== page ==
We have been used to protecting our physical assets for thousands of years, but with cryptocurrencies in the digital world, it is not possible. And this limits greater adoption.
“Where are the bitcoins?
“In the wallet. No, that’s just a wallet.
“In the blockchain“. No, the distributed ledger only records who they belong to. The writer believes that bitcoins are in the minds of those who have the private key.
Theoretically keeping a secret locked in our head (which we consider the most guarded safe) is the most reliable method. After all, we do not trust others very much.
It’s amazing, we’ve come to the point where we consider the requirement of human trust as a bug, and it seems that we’ve found the way – thanks to technology! – to do without it.
Unfortunately, there are many reasons why people have approached the crypto world, including escaping from government limits on cash; the cost and time of banks and the risk of their failure; and the tracking of financial transactions by online monopolies.
We have eliminated the human third party in the exchanges, replacing it with confidence in technology, but we fear software bugs.
In every conferment of trust, both human and technological, there is a corresponding rate of risk.
The relationship between trust and risk
The philosopher Hobbes argued that it was indispensable to have political authority in order to ensure the possibility of mutual cooperation.
In his book “Leviathan”, he defined as trust the rational attitude in mutual cooperation with others, safeguarded by a state authority.
Now a model of trust emerges outside of the state and contractual context, and it is even impersonal, so let’s take the initial example of the bitcoin keys.
Out of a total of 17 million bitcoins issued as of this date, an estimated 4 million bitcoins have been lost and 2 million stolen (source: Kaspersky).
In practice, the risks of losing the keys (through forgetfulness or natural death) or, worse, of being subdued (phishing) by thieves to unknowingly show the private keys is very high, also because there is little awareness of this social risk.
The technicians, however, must make a collective mea culpa for having done a partial job: first of all, we have removed confidence in others but we have given an enormous responsibility – and risk – to everyone.
Blockchain transactions have made themselves extremely secure, that is, we now have confidence in the infrastructure for transporting valuables, but at the same time we have put at risk those at the ends of the network, namely people, because they can fall into the jaws of those who provide false custody services, or of real thieves, because the average user is not an IT security expert.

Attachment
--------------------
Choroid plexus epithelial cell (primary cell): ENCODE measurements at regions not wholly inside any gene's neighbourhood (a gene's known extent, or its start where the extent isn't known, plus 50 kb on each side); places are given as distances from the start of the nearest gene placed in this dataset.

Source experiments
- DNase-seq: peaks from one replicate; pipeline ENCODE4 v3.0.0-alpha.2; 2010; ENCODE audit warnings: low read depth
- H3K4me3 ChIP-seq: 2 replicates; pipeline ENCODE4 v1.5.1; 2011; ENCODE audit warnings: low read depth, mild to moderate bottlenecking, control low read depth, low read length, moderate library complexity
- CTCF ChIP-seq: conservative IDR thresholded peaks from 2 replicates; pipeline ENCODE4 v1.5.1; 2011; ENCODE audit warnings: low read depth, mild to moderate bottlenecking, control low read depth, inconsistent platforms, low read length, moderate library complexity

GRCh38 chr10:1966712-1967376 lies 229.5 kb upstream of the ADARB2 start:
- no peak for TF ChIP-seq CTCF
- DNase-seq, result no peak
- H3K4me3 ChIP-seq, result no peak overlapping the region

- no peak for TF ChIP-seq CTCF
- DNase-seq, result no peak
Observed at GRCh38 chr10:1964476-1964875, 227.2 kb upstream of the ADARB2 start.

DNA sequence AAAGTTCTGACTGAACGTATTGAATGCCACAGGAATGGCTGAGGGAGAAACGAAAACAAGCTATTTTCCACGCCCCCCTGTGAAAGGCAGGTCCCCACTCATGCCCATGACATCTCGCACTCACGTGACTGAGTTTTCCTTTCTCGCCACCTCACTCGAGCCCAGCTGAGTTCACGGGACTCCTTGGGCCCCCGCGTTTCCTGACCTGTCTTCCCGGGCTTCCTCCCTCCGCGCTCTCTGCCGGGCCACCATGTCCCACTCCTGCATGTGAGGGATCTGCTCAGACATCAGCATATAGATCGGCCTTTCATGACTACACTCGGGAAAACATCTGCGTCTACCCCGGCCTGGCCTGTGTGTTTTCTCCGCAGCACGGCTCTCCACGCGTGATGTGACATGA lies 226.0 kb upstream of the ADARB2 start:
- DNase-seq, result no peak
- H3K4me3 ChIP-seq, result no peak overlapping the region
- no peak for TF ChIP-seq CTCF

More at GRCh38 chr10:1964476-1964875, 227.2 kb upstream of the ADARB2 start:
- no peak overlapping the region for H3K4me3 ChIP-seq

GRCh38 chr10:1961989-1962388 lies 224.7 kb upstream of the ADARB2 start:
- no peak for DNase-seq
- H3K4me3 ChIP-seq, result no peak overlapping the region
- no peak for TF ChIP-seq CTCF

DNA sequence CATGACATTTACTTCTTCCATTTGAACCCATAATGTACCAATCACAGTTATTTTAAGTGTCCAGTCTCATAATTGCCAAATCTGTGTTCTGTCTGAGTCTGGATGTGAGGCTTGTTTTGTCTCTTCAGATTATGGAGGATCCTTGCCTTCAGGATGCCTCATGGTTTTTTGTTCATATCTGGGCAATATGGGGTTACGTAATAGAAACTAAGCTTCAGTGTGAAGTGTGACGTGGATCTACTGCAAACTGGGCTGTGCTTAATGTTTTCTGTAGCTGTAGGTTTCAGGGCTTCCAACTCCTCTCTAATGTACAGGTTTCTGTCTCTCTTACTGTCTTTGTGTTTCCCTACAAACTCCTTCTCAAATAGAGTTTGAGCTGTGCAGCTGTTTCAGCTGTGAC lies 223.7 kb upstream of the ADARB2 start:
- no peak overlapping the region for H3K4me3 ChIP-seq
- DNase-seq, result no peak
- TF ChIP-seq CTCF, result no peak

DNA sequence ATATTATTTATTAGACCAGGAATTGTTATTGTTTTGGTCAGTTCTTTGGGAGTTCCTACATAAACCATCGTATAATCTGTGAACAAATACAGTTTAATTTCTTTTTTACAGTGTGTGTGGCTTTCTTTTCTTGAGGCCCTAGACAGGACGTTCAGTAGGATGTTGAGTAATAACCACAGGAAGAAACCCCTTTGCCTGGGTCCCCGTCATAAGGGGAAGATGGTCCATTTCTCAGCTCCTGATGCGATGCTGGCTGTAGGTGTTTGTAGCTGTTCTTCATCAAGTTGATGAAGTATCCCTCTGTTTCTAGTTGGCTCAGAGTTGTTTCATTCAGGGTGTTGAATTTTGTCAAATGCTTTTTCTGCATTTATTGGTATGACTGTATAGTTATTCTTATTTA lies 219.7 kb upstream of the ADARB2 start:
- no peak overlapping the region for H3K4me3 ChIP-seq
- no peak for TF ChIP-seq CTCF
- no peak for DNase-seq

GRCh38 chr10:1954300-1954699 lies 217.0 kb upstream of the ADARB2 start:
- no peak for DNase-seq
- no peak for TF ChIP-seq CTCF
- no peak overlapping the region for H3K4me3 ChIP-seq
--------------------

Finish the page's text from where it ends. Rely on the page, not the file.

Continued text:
For example, leaving the user only with a code, the private key, without mechanisms that can give additional protection independently (such as multiple authentication factors, monitoring tools, etc..) is a too great burden that hinders adoption in the first instance.
There is food for thought because we always repeat that in the bitcoin world “you are your own bank”.
All this because it is in the nature of bitcoin to be a bearer asset, but you need to add that “you are the greatest risk to your bitcoins”.
We are the weakest link
On the physical level, we have been used for thousands of years to protecting our assets, digital values can be protected by detaching them from the Internet, while with cryptocurrencies it is not possible.
The same disorientation occurs in cases of implementation of so-called smart contracts, in fact even here the automation of trust is illusory.
The human dimension of trust cannot be exchanged for the technological dimension. There is no trade-off, as in monetary transactions, because by using blockchains we will be depriving ourselves of mutual trust.
One thinks of trust as a collective and bidirectional phenomenon that binds us together; because when trust is given one always receives a risk from the other. While the extremists of this technology have no confidence in anything and no one.
Unfortunately, it is not true that with the decentralized model we have achieved disintermediation; on the contrary, it is the opposite: now technology (cryptographic in particular) is intermediate in our economic relations with each other, which in the past we had directly.
We do not know what the consequences will be, but there are no limits either, once the system will shift from mere economic transactions to any other social relationship.